College of Performing Arts Makes Some Noise At (Un)Silent Film Night
Matthew Broderick stood before a packed housed at The New School’s Tishman Auditorium, took a deep breath and declared his love for a certain movie star.
And no, he didn’t mention Sarah Jessica Parker.
“When I was young, my mom took me to a Charlie Chaplin movie in the theater and I fell in love with him,” Broderick said. “I had posters on my wall, I drew pictures of him, I was in love with him, basically. The whole world was and they still are.”
The College of Performing Arts at The New School got entangled in that love affair Monday night when it presented its first-ever (Un)Silent Film Night, in which music ensembles from the College’s performing arts schools—Mannes School of Music, School of Jazz and Contemporary Music, and School of Drama—performed live music with screenings of landmark silent films.
Hosted by Broderick, the inaugural program kicked off with a screening of Chaplin’s 1917 silent romantic comedy, The Immigrant, accompanied by original music written by School of Jazz faculty member Alexis Cuadrado and performed live by the School of Jazz Improvisation Ensemble. The event also featured the debut of the Mannes Theatre Orchestra, which, under the baton of faculty member Charles Neidich, performed a new score by Craig Marks to Buster Keaton’s 1924 film Sherlock Jr.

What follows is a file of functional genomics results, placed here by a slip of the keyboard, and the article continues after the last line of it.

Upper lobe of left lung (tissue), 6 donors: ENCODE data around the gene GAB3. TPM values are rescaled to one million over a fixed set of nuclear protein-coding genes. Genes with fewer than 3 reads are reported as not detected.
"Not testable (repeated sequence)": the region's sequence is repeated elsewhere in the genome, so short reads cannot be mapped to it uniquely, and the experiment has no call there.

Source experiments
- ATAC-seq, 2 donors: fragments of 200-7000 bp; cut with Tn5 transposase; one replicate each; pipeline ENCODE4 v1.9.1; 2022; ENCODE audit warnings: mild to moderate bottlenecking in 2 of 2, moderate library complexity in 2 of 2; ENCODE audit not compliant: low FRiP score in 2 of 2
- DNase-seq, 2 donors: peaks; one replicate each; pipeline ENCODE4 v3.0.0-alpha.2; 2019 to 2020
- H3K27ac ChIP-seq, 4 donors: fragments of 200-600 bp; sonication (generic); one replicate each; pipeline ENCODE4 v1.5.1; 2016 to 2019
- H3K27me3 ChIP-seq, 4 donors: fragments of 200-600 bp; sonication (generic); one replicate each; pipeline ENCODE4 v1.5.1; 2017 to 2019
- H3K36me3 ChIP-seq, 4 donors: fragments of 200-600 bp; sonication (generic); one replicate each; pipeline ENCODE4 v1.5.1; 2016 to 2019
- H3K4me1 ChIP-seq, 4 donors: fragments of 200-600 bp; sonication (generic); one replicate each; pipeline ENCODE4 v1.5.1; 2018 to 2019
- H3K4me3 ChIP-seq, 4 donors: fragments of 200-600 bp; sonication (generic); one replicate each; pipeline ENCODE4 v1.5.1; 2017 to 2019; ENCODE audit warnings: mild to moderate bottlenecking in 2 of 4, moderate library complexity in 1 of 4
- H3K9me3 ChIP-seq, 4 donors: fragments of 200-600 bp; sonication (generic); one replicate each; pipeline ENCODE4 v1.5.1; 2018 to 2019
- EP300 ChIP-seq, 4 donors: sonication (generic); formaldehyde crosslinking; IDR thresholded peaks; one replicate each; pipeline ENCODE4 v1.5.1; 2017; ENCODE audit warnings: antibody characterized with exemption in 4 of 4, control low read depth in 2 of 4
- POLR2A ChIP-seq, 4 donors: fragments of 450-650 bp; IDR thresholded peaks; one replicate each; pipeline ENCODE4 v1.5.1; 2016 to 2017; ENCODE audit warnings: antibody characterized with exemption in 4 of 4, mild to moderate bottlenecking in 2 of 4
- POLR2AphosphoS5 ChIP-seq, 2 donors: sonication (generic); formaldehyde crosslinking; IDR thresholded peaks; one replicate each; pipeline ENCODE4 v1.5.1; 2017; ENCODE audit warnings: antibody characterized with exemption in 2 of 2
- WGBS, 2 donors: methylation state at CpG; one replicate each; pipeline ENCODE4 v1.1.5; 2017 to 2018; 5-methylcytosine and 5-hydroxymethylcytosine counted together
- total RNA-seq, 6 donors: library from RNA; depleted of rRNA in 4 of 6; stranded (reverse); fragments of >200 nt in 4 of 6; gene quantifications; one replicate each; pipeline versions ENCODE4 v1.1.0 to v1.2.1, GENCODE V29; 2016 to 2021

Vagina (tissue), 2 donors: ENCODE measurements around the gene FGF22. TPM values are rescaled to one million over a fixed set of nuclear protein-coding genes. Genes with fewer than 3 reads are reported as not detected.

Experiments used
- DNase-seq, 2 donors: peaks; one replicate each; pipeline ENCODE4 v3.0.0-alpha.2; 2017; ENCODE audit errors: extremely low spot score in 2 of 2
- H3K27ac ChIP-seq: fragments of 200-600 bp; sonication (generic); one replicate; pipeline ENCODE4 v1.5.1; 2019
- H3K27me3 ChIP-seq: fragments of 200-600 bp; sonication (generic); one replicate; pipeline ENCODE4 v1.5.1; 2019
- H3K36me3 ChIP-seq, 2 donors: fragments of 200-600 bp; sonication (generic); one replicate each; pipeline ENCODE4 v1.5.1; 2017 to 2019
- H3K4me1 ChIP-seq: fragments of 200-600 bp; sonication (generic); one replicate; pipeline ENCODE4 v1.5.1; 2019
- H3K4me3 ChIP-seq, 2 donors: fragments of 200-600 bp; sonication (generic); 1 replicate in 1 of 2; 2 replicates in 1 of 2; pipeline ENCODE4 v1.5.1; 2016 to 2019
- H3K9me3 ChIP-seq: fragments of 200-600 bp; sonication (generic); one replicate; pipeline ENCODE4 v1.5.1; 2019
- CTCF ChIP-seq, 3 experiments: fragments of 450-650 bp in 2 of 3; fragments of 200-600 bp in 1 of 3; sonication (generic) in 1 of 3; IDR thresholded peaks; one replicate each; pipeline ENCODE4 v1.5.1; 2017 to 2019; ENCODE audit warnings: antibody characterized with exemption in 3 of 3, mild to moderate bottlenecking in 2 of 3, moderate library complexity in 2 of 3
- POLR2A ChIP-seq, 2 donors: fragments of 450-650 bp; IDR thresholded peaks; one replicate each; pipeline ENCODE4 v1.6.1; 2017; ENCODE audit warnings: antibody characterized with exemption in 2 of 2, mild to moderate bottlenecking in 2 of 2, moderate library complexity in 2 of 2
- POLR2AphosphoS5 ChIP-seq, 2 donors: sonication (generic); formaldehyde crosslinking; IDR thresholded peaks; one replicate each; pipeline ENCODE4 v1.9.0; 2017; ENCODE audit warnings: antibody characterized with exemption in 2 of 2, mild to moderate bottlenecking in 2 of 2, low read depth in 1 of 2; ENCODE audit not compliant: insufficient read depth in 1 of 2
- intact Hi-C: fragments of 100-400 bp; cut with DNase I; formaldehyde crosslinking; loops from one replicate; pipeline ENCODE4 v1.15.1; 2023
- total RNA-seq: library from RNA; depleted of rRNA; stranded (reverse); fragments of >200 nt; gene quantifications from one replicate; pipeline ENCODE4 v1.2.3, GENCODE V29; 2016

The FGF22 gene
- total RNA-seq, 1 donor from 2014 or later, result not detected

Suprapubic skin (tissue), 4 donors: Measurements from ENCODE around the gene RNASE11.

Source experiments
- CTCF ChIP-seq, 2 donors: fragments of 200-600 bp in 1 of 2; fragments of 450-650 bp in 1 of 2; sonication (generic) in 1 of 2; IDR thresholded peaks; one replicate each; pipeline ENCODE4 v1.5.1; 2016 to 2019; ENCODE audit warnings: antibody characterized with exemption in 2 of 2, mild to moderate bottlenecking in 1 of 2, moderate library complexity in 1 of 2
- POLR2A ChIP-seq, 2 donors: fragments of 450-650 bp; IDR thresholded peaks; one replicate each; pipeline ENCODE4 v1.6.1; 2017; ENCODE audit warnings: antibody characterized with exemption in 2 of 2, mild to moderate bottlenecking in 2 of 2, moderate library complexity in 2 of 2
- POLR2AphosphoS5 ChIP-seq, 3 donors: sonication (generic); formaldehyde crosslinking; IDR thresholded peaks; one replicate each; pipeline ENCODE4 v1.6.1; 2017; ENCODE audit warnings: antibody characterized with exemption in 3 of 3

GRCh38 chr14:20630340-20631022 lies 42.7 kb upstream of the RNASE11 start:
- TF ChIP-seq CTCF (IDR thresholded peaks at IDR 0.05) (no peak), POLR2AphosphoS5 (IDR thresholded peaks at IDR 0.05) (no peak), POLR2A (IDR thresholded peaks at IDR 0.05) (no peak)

(Un)Silent Film Night marked the first time the three performing arts schools collaborated on and presented a performance together.
“This event came to fruition through the combined efforts of each of the schools in the College of Performing Arts,” said Richard Kessler, the school’s executive dean. “We’re all so excited to be moving into our shared space at 55 West 13th Street. We plan to host many more events like this in the future.”
Motioning to the big screen at Tishman, Broderick reflected on the enduring popularity of Chaplin, whose movies, he said, were best watched in settings like the Tishman Auditorium.
“The only way to see these movies is with other people on the big screen,” he said. “And it’s even better when they’re accompanied by music performed by a group of excellent young musicians.”